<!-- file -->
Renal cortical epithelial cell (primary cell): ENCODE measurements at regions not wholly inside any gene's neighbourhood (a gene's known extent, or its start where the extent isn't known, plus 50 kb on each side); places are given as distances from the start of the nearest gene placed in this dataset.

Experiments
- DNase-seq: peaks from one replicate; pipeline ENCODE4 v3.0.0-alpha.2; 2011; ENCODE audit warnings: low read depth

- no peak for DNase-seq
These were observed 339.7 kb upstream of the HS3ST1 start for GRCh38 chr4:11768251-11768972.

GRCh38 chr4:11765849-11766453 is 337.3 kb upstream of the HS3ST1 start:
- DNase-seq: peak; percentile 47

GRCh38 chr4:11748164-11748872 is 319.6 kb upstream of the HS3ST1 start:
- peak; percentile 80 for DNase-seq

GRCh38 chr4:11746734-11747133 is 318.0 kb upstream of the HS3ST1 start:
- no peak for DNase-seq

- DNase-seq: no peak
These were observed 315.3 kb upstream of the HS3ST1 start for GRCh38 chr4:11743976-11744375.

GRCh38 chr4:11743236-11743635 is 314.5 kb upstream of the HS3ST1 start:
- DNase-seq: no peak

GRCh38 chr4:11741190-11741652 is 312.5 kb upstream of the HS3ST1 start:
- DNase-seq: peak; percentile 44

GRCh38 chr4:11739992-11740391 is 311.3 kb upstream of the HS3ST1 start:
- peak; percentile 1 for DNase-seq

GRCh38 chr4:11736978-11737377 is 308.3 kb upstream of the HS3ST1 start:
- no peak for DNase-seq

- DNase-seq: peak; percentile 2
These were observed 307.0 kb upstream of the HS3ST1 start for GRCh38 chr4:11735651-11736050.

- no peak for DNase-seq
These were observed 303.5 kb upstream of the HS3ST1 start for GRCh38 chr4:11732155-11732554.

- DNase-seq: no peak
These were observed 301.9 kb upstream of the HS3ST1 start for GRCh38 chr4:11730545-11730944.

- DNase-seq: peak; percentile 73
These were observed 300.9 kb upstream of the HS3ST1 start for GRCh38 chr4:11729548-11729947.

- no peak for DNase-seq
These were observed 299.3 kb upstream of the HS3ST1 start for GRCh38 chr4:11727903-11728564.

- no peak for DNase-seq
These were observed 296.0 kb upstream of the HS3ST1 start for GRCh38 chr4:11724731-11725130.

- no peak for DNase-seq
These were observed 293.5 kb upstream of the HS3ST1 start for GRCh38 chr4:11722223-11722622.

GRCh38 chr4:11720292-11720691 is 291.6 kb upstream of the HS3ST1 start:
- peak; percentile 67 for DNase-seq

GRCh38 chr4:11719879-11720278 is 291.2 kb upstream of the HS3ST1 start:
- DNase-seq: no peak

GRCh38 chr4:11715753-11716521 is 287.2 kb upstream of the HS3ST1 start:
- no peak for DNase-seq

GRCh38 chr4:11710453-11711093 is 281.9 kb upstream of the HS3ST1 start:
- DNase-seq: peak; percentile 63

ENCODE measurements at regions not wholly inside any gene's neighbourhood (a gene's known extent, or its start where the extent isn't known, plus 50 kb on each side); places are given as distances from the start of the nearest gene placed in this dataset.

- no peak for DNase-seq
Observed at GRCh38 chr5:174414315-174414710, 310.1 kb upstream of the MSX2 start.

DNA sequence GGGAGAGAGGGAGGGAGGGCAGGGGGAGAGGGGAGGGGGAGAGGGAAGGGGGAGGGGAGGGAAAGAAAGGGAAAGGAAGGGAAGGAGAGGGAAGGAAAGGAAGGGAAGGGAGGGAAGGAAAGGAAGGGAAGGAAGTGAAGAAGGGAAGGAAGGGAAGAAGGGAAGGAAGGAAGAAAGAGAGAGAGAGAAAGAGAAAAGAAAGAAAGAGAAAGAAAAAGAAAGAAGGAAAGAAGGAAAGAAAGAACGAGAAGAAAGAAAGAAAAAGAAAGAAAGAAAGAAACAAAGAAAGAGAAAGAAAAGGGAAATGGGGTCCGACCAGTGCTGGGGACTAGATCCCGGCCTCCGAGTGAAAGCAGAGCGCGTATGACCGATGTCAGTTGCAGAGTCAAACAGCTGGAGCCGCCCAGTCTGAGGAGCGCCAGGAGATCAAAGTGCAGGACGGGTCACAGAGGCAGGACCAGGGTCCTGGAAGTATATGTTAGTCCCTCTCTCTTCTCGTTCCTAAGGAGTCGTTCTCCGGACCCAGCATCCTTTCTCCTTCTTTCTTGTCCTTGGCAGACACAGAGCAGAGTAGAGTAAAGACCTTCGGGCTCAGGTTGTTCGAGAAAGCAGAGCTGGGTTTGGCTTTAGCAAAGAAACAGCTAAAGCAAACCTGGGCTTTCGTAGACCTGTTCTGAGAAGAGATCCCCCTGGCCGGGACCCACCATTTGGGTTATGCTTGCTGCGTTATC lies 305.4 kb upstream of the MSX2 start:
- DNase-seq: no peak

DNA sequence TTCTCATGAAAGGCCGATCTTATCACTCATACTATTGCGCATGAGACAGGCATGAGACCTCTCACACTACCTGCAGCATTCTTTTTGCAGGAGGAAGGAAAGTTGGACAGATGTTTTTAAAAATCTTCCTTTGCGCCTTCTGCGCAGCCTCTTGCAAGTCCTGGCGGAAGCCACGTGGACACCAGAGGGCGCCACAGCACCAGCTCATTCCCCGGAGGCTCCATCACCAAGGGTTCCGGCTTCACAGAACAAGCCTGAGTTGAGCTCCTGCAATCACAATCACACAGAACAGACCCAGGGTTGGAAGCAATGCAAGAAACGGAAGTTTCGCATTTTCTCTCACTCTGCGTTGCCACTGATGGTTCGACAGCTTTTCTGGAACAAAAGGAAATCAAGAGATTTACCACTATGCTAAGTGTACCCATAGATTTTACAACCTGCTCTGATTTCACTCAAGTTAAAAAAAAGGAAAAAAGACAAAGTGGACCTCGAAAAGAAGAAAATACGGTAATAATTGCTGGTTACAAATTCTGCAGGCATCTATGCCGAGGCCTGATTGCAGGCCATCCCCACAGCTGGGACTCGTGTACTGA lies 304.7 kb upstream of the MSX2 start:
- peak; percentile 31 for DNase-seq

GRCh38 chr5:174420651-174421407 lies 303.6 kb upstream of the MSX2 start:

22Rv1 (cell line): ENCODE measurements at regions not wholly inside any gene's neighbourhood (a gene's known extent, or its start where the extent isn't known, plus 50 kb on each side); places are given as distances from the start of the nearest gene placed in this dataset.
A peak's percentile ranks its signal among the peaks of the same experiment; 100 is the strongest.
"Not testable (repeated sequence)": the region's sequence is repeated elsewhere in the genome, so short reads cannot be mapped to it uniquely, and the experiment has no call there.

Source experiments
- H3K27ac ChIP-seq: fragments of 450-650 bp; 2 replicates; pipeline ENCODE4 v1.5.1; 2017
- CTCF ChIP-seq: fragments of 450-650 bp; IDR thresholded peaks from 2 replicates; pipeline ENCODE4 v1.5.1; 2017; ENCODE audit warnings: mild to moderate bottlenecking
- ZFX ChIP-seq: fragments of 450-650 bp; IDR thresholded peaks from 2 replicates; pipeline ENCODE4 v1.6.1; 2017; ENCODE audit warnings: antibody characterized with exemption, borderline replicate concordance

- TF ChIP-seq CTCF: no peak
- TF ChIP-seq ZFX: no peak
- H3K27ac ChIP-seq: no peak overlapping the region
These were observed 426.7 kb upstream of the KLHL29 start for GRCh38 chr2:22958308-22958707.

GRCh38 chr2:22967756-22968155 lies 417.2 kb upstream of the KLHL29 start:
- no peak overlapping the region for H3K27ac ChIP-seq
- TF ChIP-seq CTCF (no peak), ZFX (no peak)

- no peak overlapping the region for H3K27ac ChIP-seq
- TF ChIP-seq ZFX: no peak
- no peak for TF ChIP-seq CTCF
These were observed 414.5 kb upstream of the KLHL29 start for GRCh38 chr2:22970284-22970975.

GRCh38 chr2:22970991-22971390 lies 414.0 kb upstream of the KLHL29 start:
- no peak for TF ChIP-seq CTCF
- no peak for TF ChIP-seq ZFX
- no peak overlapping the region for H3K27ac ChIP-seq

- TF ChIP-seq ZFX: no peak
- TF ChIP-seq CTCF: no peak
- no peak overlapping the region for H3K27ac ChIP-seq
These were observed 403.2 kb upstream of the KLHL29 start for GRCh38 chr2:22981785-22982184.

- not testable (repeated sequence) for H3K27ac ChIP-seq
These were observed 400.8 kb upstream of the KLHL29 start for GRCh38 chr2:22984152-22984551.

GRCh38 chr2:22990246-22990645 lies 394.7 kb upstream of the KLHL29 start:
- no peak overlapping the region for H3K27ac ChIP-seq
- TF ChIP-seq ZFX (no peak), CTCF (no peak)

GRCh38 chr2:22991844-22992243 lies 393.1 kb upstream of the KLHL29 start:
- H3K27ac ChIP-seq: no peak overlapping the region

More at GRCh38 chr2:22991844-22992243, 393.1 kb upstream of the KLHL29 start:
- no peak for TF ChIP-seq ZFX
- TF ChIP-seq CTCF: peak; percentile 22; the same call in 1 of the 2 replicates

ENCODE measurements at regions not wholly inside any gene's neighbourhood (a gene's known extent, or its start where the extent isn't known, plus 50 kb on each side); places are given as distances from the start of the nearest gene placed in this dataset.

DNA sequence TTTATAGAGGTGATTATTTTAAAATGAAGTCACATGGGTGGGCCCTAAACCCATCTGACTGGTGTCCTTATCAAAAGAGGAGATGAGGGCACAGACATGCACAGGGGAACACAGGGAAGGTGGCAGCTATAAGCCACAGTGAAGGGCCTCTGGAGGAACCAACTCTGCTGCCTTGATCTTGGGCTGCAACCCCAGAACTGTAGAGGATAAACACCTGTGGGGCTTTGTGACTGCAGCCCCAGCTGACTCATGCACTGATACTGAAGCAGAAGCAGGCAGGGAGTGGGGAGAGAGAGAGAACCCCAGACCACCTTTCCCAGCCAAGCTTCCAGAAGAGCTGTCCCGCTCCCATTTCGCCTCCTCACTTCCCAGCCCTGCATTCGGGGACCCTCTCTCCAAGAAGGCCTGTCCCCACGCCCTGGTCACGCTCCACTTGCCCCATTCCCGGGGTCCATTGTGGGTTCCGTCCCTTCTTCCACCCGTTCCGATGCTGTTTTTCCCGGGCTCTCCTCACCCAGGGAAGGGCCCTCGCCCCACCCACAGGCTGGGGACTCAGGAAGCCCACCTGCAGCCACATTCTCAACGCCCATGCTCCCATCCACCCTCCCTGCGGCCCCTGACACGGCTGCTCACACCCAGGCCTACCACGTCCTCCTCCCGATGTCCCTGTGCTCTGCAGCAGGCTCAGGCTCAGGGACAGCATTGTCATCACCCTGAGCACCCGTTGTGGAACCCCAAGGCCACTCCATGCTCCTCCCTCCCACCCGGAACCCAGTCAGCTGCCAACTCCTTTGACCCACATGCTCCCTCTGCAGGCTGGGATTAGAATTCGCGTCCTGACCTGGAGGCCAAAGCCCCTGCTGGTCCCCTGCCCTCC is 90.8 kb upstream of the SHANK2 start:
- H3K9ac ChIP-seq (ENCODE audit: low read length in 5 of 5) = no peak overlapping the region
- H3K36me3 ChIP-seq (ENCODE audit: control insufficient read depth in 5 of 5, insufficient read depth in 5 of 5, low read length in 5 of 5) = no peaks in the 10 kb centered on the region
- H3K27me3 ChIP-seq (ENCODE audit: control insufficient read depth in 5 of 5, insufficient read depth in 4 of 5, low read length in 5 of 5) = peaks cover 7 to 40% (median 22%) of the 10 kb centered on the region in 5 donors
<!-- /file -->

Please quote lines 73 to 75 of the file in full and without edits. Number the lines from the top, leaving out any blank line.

- no peak overlapping the region for H3K27ac ChIP-seq

- TF ChIP-seq ZFX: no peak
- TF ChIP-seq CTCF: no peak